By Shawn Carman

On some days, Hantei Naseru was almost glad that Otosan Uchi had been destroyed. It was a fleeting sensation, of course, and one that caused enormous guilt. Otosan Uchi had been his home, after all, and there were many friends, or at least allies, who had lost their lives when the city burned. He found himself missing his home almost daily. Yet if that tragedy had not occurred, he almost certainly would not have moved his power base to Ryoko Owari Toshi. And the so-called City of Lies was a dream come true.

Everyone had secrets. Every kimono held a hidden blade. Poison dripped from the tongues of traitors and tainted the tea of the unwary. Fools traded lies and deceit like currency, with no thought to the notion that they could be being manipulated as easily as they manipulated others. For Naseru, it was a grander arena than any he had seen before.

For the time being, things were relatively quiet. Bayushi Kaukatsu had returned home to deal with some personal business, and in his absence many others had taken the opportunity to do the same. Under different circumstances, Naseru might have scheduled some important event or other during Kaukatsu's absence, if only to demonstrate to the arrogant Scorpion who was the master here. Relations between Naseru and the Chancellor had been improved of late, however, and there was no reason to pointlessly antagonize the aging courtier at this time. Instead, he planned to deal with some of the requests for a personal meeting that had been accumulating for quite some time. Some had been waiting for weeks or even months. It was regrettable to delay them for so long, as he was almost certainly sacrificing potential allies in the process, but his schedule simply would not allow more than one or two a week under normal circumstances.

Now that he had a full day of appointments that would likely bore him to tears, Naseru was enjoying the leisurely stroll through town to his audience chamber. Here and there, samurai dotted the streets, lost in their own machinations. He could almost see the plots brewing and growing in their minds. Spring was his favorite time of year. Having hibernated all winter, ambition blossomed and bore fruit throughout the spring and into the summer. And Ryoko Owari was such a lovely garden.

Naseru suppressed a sigh as the smiling Unicorn envoy left his chambers. She was a lovely girl, but hopelessly clueless as to the true nature of treaties and alliances in Rokugan. He had often wondered how a clan that could have produced as brilliant a man as Ide Tadaji could seem so inept at matters of court in other respects. Tadaji-sensei had been a great inspiration to a young Hantei Naseru, and outside his tutelage with the Steel Chrysanthemum, he had no greater teacher. Unlike Hantei XVI, Naseru had not longed for Tadaji's painful death. Watching the man work among the courtiers of his father's court had been an eye-opening experience. Sadly, the only other Unicorn who had ever impressed him were Tadaji's student Michisuna, who bore a hint of his master's perception and instinct, and the disgraced Shinjo daimyo Shinjo Shono, who was hopelessly genuine but an impressive speaker nonetheless. Once he had been impressed with Moto Chagatai as well, but that was before the Khan had thrown his lot in with Kaneka. Clearly, Naseru had overestimated Chagatai.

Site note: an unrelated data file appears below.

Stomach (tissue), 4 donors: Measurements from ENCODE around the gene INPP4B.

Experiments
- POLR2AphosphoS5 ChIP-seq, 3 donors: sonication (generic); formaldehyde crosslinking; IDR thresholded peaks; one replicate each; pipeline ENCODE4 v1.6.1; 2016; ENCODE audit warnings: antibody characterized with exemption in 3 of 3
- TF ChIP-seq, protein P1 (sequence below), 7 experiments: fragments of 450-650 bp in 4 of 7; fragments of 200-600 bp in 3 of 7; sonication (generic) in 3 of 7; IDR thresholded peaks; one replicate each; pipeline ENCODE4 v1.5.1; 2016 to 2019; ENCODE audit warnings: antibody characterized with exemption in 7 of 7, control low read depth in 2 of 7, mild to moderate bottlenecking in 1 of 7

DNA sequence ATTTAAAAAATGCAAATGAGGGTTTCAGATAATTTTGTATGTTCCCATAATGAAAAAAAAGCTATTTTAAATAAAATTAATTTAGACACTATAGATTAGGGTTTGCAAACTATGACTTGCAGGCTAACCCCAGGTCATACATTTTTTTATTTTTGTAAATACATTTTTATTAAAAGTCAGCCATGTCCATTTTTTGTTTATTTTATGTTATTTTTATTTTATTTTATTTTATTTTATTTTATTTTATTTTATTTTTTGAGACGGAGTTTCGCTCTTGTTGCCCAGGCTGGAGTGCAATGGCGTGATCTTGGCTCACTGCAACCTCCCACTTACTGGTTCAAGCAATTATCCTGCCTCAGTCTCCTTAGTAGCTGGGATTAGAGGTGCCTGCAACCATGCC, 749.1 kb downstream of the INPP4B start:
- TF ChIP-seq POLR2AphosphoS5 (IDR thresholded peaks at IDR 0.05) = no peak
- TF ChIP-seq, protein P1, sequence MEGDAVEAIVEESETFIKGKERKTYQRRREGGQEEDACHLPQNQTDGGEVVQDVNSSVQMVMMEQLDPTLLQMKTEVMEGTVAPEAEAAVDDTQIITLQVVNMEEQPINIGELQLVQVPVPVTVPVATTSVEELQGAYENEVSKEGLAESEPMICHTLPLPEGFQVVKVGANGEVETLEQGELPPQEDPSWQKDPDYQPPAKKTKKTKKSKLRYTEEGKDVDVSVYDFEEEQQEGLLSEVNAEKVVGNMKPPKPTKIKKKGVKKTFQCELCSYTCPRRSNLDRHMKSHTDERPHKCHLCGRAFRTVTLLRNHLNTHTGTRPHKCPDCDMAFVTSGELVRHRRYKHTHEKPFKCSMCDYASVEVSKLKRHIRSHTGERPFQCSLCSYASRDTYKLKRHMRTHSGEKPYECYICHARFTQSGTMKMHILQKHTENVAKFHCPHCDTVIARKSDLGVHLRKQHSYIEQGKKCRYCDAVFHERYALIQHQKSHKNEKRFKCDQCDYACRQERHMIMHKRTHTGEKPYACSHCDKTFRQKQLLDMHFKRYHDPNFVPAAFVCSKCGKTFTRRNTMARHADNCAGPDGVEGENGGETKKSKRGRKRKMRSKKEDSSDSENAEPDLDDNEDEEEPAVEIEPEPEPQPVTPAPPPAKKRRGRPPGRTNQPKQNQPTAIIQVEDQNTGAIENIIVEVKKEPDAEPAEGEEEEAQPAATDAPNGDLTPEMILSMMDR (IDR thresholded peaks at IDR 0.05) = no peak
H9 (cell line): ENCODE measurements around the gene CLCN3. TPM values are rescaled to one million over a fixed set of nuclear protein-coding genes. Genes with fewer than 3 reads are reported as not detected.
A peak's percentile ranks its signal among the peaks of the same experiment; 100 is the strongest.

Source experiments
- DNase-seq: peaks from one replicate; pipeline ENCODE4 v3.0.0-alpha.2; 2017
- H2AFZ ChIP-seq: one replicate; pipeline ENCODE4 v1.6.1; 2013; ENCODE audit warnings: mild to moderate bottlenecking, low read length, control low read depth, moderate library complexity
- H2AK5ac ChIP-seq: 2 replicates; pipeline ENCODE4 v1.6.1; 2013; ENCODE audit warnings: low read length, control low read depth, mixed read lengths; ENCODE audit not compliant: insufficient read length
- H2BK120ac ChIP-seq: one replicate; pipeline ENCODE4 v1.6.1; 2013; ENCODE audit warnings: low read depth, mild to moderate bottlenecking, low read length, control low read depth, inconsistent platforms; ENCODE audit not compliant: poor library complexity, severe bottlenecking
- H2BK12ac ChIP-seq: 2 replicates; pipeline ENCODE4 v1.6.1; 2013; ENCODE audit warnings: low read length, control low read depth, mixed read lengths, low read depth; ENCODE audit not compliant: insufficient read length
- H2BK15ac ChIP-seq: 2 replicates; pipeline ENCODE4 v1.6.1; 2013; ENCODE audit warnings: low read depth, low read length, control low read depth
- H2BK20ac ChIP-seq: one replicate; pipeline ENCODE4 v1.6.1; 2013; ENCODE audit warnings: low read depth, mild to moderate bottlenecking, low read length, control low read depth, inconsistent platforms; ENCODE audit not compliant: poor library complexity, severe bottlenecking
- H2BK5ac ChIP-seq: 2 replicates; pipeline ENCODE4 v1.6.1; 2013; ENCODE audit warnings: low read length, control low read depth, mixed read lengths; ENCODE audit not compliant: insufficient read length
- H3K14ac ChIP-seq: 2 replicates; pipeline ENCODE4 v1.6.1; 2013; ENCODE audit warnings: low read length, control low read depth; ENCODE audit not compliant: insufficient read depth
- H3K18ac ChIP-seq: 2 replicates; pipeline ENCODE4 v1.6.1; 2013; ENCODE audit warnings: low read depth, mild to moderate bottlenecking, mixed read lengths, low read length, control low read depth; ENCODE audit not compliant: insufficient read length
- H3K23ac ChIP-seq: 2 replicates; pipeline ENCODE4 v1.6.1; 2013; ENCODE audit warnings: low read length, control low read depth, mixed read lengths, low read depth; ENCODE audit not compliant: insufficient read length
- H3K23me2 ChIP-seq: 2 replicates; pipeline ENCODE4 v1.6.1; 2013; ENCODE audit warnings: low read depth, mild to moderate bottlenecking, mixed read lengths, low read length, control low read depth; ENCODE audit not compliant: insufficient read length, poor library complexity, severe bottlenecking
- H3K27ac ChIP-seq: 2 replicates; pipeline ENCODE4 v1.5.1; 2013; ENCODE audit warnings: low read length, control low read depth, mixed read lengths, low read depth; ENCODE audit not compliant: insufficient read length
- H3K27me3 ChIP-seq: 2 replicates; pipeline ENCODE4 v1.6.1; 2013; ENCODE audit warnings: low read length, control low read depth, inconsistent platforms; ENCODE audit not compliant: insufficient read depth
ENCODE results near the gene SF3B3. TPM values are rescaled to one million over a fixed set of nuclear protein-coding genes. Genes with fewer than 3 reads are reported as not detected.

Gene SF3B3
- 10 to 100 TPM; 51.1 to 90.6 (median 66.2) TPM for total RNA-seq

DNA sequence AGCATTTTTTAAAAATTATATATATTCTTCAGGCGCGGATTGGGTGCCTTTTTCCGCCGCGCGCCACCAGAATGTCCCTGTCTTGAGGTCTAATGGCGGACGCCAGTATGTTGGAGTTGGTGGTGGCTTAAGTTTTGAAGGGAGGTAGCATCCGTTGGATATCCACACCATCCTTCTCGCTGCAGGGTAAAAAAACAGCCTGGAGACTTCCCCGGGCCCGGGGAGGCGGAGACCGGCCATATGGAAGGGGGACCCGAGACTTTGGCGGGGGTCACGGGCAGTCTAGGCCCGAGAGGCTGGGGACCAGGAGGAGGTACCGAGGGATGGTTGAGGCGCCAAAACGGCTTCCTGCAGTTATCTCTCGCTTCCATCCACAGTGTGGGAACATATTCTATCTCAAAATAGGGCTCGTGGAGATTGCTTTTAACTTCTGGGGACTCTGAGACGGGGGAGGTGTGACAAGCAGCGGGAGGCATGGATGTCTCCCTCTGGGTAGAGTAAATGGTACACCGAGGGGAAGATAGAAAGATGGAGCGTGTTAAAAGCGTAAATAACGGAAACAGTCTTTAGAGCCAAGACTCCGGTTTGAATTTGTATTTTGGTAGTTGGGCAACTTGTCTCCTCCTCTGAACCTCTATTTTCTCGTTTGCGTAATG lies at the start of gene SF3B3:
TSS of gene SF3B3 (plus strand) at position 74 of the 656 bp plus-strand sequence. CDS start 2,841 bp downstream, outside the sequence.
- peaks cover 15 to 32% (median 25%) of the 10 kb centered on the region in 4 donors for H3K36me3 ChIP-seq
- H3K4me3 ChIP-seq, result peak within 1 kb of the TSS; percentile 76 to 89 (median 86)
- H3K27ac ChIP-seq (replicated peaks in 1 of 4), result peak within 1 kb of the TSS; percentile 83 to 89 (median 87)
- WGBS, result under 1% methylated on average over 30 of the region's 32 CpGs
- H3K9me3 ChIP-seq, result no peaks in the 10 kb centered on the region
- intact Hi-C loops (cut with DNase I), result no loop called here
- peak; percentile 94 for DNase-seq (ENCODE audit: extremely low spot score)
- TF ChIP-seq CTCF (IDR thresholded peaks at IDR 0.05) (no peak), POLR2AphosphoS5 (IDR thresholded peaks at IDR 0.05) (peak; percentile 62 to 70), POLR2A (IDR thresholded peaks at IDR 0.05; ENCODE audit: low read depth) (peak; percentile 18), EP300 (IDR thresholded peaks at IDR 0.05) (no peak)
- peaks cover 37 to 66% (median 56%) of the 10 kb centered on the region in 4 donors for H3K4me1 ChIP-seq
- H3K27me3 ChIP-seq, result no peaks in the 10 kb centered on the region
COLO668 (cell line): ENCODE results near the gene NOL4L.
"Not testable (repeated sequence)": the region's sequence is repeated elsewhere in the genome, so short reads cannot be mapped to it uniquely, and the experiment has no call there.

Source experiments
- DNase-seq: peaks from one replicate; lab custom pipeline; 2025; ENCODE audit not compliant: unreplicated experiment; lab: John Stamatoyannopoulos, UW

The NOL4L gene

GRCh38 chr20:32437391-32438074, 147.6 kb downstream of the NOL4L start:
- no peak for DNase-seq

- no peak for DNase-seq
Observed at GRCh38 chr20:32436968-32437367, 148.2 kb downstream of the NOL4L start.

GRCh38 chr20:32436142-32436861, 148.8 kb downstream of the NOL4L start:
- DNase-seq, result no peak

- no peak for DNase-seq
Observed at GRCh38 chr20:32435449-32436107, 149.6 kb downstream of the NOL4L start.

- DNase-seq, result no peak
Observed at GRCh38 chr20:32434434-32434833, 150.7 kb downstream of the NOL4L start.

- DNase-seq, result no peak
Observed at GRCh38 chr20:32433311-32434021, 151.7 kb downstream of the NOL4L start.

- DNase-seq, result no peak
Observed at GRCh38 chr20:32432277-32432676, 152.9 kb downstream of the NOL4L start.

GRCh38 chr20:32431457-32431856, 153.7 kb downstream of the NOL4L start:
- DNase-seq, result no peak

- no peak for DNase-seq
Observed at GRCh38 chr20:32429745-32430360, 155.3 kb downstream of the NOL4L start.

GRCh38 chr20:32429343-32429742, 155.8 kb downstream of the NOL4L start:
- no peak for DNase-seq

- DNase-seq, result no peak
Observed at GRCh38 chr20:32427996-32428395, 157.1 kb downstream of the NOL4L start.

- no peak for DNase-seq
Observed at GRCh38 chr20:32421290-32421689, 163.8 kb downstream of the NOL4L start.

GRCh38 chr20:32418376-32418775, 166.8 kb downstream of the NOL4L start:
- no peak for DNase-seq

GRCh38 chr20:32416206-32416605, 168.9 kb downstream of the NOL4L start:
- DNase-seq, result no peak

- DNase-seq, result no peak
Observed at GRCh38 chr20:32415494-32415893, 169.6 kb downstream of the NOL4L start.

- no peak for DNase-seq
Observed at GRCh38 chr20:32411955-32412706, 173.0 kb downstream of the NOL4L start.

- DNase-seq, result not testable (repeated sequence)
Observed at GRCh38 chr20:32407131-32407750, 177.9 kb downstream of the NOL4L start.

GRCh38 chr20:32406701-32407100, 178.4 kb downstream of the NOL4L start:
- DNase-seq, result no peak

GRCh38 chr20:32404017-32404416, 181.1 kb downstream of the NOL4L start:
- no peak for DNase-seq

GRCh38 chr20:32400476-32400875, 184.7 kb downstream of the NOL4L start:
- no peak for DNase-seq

Clearing his thoughts, Naseru concentrated on the next matter before him. A Phoenix representative, apparently, speaking on behalf of the Shiba family. At least he wouldn't have to deal with that hopeless bore Shiba Yoma. Yoma had much of the court fooled into believing he was a magnanimous man performing a sacred duty in representing the will of the Elemental Masters, but Naseru knew better. There was something beneath the surface with that one, something he kept hidden very well. Another allegiance, perhaps, or maybe just a dark secret he wished to keep hidden. In time, he would make a mistake. Then he would belong to the Anvil.

"Naseru-sama," a low voice came from the chamber entrance. Naseru glanced up at the guard. It was uncommon for them to enter the chamber unless he specifically requested them to do so. They knew he disliked interruption. "Lord Naseru," the guard began again, "we have received a message from your next appointment. The Phoenix representative has sent word that he will be unable to meet with you today. An illness struck him in the night."